Foley Lawyer Cites Alcohol, Childhood Abuse
Wednesday, October 4, 2006
Disgraced former lawmaker Mark Foley's behavior was affected by alcoholism and childhood molestation but he "never attempted to have sexual contact with a minor," his attorney said yesterday in the first extensive defense of the Florida Republican's actions, which have rocked Congress and the GOP.
The comments came as embattled House Speaker J. Dennis Hastert (R-Ill.) turned to conservative radio hosts to defend his handling of the Foley matter, and rank-and-file House Republicans took a wait-and-see approach on their leader's fate. President Bush praised Hastert, but the House's second-ranking Republican challenged the speaker's account of how the scandal unfolded.
Lawyer David Roth told reporters in Florida that Foley was intoxicated when he sent lewd electronic messages to former House pages but was always sober when conducting official business during his 12 years in Congress. Roth said he could not explain new reports of an exchange in which Foley appeared to be having Internet sex with a youth while participating in a House roll-call vote.
Roth also said that Foley is gay, and that when Foley was 13 to 15 years old he was abused by a clergyman. Foley, who is single and Roman Catholic, will fully cooperate with law enforcement officers and will preserve all records, e-mails and other items they might want to review, Roth said. "Nothing will be altered," he said.
Foley, 52, abruptly resigned his seat Friday and checked into an alcohol-treatment facility in Florida.
While Roth was speaking to reporters, federal agents were interviewing former House pages and trying to determine whether Foley crossed state lines to have sex with minors or enticed minors to travel across state lines for a sexual encounter, law enforcement officials said. The widening investigation comes amid reports of electronic messages in which Foley appeared to refer to past or future meetings with former pages, in Washington and other cities.
The investigation is being run by the FBI's Washington Field Office, with close supervision from the Cyber Division and other senior officials at FBI headquarters, said an official speaking on background. Other FBI field offices -- including the one in Miami that covers Foley's home district -- are involved in chasing specific leads and conducting local interviews, the official said.
While federal authorities began their investigation, the debate over the GOP's handling of the Foley matter raged on. The Washington Times's conservative editorial page called on Hastert to resign the speakership. It joined other critics in saying that Hastert and a few lieutenants tried to smother a 2005 complaint about Foley instead of opening inquiries that might have uncovered raunchier exchanges in 2003 with teenagers who had spent a semester on Capitol Hill.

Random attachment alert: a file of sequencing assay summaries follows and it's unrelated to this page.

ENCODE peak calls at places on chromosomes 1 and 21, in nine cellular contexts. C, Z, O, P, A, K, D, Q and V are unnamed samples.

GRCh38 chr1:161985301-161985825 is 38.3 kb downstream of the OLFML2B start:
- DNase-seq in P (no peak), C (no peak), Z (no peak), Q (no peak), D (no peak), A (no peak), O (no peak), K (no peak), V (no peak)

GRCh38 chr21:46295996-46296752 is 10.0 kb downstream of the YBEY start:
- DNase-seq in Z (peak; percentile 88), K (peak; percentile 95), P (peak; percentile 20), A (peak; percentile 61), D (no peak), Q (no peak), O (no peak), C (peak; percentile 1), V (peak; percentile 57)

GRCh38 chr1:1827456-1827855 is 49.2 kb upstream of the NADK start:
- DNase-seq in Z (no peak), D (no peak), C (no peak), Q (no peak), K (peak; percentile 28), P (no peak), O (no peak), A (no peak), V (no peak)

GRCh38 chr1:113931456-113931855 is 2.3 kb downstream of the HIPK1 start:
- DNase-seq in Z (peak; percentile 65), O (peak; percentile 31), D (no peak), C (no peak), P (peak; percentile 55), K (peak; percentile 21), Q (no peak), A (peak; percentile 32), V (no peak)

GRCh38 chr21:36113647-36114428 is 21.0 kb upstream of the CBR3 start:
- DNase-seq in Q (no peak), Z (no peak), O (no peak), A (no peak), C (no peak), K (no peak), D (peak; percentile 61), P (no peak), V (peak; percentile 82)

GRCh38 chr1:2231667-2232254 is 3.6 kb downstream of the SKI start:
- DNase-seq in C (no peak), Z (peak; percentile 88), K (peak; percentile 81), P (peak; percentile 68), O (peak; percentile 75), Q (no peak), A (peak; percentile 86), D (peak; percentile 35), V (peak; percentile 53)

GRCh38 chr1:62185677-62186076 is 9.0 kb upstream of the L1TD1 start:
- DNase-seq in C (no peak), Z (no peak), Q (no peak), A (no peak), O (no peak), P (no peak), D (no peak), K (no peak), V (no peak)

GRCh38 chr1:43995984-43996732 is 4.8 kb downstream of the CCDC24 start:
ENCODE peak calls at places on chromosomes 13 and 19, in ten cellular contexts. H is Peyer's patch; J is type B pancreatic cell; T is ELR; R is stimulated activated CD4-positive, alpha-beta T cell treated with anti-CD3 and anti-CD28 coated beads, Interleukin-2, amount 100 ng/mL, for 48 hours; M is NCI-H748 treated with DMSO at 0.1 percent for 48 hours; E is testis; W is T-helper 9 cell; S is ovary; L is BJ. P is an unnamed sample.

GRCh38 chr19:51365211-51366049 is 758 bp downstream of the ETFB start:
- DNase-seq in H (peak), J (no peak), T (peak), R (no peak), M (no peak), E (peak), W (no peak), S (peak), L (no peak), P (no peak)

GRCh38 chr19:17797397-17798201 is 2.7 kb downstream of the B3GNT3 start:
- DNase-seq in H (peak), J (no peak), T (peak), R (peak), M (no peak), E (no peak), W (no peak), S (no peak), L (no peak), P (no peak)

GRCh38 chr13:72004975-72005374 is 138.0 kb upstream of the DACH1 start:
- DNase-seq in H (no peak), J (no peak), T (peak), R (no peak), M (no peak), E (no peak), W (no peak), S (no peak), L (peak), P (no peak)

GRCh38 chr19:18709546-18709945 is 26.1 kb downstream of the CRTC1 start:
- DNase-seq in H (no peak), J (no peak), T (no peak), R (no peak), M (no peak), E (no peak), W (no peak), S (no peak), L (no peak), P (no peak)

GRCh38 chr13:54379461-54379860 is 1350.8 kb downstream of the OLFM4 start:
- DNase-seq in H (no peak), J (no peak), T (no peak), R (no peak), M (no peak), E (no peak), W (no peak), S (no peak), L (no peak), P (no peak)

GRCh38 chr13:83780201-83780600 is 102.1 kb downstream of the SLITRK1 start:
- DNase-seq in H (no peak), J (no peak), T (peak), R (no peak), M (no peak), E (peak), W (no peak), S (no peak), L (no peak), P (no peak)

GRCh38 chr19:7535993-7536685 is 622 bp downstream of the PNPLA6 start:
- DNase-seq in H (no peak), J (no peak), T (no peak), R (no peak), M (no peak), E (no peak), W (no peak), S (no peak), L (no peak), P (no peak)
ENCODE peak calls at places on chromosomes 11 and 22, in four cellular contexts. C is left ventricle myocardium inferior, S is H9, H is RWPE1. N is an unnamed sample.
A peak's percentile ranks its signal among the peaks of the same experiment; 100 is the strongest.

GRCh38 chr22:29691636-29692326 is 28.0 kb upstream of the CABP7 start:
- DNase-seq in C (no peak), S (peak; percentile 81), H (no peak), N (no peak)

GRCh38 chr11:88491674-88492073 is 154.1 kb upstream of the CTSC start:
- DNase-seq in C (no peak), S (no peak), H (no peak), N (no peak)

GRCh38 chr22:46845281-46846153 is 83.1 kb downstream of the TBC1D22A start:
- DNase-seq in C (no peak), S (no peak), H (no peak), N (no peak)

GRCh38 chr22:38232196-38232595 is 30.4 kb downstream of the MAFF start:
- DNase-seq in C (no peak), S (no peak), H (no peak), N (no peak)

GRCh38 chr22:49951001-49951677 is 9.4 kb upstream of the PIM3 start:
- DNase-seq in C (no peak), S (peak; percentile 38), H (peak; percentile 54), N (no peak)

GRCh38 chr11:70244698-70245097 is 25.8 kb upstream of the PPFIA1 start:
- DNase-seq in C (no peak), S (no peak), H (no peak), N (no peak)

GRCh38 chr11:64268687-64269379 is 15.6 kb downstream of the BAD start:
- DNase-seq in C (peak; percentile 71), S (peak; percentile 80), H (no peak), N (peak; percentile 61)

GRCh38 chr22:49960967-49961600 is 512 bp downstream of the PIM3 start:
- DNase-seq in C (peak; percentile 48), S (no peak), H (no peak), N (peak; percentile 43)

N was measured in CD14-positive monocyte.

Hastert turned to half a dozen friendly talk-radio hosts to repeat his argument that the early warnings did not justify punishing Foley or launching an internal investigation of his conduct. They involved e-mails in 2005 from Foley asking a Louisiana boy for his birthday wishes and a photograph, which alarmed the youth and his parents. Moreover, Hastert told Rush Limbaugh, "We did not know what the text of that message was because the parents held it and they didn't want it revealed."
Few Republican House members -- who control Hastert's fate -- made comments for or against the speaker. Majority Leader John A. Boehner (Ohio) told a Cincinnati radio station that he spoke to Hastert this spring of the early concerns about Foley, one of two such reported conversations that Hastert says he does not recall. "My position is it's in his corner, it's his responsibility," Boehner said.
Later, Boehner issued a letter saying that Hastert should not resign. Reps. Henry A. Hyde (R-Ill.) and John Shadegg (R-Ariz.) also wrote letters supporting Hastert, but they were not co-signed by colleagues, as such letters often are.
Bush, in his first comments about the scandal, condemned Foley's behavior and praised Hastert but refused to take questions about whether he agrees with conservatives who have called on the speaker to resign his post. "I was disgusted by the revelations and disappointed that he [Foley] would violate the trust of the citizens who placed him in office," Bush said at an elementary school during a campaign swing in California.